And I really need to ask this again: Are you seriously going against Nick Craver's initial statement on fingerprinting adverts?

  • 30
    Thank you for going over their policies so thoroughly to more explicitly debunk these claims. This is really damning evidence. I hope it will be considered by staff. Commented Aug 18, 2019 at 9:38
  • 11
    @forest No problem :) I hope they'll consider it too. But if they don't, this post will at least work against them trying to make this seem like less of a big deal than it is.
    – Zoe
    Commented Aug 18, 2019 at 10:06
  • 19
    So I did some of my own digging, and what they're doing is basically creating a pseudonym profile on everyone's devices and person, linking IP addresses, device characteristics, geolocation and various cookies. They say and claim they don't use this except to prevent fraud and correctly target campaigns, but I don't trust these networks as far as I can throw them.
    – Magisch
    Commented Aug 19, 2019 at 9:47
  • 24
    @Magisch "Correctly target campaigns" is the tricky part here. That means that they are using it to track individual users so they can give them ads based on information they collected cross-session and even cross-browser or, for AudioContext fingerprinting, cross-operating system (but not cross-hardware). Commented Aug 20, 2019 at 3:41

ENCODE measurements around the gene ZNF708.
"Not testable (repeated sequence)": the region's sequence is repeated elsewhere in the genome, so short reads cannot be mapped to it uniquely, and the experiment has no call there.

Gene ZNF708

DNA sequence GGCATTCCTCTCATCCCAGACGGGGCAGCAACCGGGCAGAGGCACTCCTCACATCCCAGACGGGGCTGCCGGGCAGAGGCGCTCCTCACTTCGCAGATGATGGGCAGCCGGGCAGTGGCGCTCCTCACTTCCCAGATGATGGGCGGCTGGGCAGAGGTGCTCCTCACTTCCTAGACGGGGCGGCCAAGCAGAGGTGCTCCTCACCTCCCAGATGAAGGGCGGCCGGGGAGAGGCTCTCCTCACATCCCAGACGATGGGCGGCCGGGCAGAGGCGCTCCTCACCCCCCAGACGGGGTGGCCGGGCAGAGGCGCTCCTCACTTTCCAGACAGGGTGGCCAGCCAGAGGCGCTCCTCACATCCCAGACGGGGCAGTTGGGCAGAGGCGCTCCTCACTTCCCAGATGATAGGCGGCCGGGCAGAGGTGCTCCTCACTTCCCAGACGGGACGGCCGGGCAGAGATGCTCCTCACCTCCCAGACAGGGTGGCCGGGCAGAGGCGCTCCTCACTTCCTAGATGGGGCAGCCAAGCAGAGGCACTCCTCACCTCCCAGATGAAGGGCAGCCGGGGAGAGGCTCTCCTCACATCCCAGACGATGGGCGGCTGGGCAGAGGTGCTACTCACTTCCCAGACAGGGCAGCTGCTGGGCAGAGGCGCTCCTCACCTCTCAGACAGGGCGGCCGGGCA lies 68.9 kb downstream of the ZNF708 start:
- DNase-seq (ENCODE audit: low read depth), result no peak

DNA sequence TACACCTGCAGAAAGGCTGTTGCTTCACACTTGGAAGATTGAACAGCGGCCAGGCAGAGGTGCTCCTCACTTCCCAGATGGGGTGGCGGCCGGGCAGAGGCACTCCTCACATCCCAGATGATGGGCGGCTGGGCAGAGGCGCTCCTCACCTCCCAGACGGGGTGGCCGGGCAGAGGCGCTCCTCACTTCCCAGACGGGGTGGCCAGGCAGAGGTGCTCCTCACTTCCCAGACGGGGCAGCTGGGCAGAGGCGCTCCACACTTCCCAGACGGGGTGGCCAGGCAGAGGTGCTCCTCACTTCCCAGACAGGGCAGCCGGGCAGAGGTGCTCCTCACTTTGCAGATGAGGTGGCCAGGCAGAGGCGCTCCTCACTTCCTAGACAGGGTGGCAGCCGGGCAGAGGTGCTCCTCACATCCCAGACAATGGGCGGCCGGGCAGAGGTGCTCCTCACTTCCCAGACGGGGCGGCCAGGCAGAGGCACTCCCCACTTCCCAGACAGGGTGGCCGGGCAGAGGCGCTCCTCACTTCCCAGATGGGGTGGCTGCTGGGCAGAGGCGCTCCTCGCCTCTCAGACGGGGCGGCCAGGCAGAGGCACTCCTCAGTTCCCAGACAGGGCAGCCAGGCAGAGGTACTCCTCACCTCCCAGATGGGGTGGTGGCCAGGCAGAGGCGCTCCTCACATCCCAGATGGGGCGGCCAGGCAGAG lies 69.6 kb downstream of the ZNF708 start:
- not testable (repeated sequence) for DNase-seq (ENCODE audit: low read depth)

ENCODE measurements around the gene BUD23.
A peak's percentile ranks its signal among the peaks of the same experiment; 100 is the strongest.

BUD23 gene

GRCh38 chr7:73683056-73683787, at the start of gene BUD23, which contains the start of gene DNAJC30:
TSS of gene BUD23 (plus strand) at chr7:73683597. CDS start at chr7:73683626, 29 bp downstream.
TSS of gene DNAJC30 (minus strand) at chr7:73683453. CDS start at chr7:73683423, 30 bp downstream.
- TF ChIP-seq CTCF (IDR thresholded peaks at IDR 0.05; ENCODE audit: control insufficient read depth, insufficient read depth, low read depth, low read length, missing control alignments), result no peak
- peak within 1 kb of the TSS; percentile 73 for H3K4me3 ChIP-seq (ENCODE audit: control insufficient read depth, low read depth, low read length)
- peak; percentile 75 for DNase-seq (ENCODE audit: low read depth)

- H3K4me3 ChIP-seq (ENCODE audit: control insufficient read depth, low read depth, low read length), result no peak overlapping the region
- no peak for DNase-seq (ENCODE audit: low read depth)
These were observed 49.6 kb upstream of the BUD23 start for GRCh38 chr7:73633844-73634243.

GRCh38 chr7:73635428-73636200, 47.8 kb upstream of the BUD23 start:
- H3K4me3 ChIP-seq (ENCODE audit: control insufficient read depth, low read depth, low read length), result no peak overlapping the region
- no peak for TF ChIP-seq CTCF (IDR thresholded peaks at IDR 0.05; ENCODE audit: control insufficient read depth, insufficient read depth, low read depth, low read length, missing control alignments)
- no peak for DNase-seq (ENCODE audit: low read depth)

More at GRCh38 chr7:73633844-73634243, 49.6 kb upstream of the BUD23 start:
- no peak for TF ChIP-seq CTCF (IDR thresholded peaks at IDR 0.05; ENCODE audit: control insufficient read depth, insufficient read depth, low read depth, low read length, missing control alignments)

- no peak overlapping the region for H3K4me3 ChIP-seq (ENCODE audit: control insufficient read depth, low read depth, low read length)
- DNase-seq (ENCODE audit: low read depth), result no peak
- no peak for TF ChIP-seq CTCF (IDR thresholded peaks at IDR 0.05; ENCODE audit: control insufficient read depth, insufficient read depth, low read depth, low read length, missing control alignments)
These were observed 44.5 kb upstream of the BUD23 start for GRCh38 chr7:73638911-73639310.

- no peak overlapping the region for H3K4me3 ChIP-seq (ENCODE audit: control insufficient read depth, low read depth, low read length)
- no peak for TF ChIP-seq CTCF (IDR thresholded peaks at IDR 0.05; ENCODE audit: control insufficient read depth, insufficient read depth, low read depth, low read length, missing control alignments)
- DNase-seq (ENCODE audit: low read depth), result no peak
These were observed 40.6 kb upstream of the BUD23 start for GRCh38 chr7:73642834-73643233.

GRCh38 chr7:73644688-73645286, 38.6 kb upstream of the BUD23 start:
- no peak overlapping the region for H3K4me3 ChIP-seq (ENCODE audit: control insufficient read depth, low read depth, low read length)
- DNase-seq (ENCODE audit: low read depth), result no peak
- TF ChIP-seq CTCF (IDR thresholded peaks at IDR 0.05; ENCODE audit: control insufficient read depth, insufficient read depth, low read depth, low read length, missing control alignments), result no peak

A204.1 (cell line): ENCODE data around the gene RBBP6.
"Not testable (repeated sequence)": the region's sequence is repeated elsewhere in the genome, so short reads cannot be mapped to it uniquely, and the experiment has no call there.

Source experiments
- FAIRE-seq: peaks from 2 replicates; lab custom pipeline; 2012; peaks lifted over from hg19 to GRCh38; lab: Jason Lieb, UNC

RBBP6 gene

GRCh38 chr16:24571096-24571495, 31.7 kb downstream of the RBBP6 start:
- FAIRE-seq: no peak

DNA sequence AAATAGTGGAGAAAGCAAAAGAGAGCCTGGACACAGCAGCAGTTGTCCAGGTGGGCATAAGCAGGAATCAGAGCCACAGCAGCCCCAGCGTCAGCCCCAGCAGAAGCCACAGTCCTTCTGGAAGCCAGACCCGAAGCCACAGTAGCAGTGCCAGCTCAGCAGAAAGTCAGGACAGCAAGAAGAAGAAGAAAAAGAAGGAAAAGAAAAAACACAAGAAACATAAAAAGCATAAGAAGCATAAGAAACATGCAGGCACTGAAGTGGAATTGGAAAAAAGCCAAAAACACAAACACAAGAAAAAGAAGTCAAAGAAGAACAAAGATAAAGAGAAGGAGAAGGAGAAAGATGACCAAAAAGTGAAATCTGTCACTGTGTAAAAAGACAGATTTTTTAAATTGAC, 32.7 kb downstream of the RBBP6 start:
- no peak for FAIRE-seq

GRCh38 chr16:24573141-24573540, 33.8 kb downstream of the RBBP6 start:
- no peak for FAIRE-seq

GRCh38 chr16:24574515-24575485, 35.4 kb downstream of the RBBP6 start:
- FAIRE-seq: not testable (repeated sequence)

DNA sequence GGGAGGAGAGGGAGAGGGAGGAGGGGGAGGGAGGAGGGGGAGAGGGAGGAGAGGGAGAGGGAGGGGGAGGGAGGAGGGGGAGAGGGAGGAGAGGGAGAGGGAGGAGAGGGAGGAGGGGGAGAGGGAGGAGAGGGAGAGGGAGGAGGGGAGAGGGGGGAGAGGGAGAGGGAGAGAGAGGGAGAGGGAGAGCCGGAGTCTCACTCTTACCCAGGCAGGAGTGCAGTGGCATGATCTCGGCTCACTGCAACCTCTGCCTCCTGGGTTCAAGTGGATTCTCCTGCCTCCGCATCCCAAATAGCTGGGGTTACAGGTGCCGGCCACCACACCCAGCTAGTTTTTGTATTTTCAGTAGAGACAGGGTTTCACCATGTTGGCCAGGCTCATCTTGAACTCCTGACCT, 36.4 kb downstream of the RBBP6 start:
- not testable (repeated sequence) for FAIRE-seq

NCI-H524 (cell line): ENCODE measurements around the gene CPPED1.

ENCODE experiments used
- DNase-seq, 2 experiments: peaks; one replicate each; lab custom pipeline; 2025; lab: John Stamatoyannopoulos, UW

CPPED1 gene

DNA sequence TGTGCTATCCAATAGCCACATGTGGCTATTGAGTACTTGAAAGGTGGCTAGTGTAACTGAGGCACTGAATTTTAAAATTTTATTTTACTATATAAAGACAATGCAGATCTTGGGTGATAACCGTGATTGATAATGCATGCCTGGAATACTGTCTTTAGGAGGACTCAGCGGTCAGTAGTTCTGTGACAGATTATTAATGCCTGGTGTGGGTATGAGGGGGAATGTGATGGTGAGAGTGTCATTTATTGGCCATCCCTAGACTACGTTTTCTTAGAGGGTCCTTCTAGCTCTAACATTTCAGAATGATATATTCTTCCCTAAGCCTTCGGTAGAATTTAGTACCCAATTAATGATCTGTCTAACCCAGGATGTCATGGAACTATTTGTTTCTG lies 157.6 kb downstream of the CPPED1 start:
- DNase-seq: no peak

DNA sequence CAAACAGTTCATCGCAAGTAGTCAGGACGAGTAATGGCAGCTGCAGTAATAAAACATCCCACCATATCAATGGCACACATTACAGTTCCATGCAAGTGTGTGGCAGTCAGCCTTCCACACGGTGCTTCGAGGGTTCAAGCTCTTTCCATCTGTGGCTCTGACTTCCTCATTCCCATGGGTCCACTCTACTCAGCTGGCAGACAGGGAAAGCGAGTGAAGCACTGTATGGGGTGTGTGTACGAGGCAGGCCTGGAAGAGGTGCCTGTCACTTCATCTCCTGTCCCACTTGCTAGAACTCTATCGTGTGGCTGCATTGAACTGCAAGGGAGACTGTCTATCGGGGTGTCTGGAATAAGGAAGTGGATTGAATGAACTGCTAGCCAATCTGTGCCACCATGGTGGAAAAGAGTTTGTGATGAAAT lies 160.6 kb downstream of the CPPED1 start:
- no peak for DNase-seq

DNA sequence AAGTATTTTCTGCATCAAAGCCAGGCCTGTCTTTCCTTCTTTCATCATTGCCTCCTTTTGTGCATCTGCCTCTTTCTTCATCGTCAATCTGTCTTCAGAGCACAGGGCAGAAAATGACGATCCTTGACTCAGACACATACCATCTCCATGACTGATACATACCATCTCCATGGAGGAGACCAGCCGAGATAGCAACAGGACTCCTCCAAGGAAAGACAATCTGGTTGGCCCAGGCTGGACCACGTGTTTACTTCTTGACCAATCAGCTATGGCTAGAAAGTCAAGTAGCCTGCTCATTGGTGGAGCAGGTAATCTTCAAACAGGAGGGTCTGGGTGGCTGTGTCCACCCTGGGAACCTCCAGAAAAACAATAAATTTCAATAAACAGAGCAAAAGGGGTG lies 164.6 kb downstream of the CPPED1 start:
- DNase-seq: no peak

• The "Facebook tracking" link is not related to ads.
    – pppery
    Commented Aug 20, 2019 at 16:39
  • 4
    @pppery "In the past couple of months, there have been a couple topics on tracking, and several related to the behavior of ads.". Fingerprinting is tracking, hence it's slightly related.
    – Zoe
    Commented Aug 20, 2019 at 16:47

Some of our advertising clients use a third-party ad fraud service to verify their ads are running on the correct sites and to a real audience. This is a normal and standard practice for digital advertising.

Not good enough. This is browser fingerprinting. I don't trust the pinkie promise or privacy policy of a shady third party ad vendor as far as I can throw it. Time and time again vendors like those have been compromised and done stuff outside of their remit.

That this isn't stopped means it becomes a security and privacy necessity to adblock on all SE sites.

  • 7
    Given advertising networks' raison d'être is to misinform, befuddle and manipulate people into buying crap they don't have any moral justifcation to claim they are being defrauded.
    – James
    Commented Sep 18, 2019 at 17:34

Think about it from our perspective:

If your personal data was being unknowingly taken from you via an ad that you didn't know to block, how would you feel?

I feel like this just ruins my trust in the network, especially considering this quote:

Their signal collection complies with the standards of Media Rating Council (MRC), GDPR, and other regulations.

in combination with this edit:

It has been decided that such user fingerprinting ads will be permitted, as they do not violate any laws or regulations.

Sure, their data collection complies with various standards, laws, and regulations, but does that mean that what they're doing is morally correct, or will encourage more people to use the network?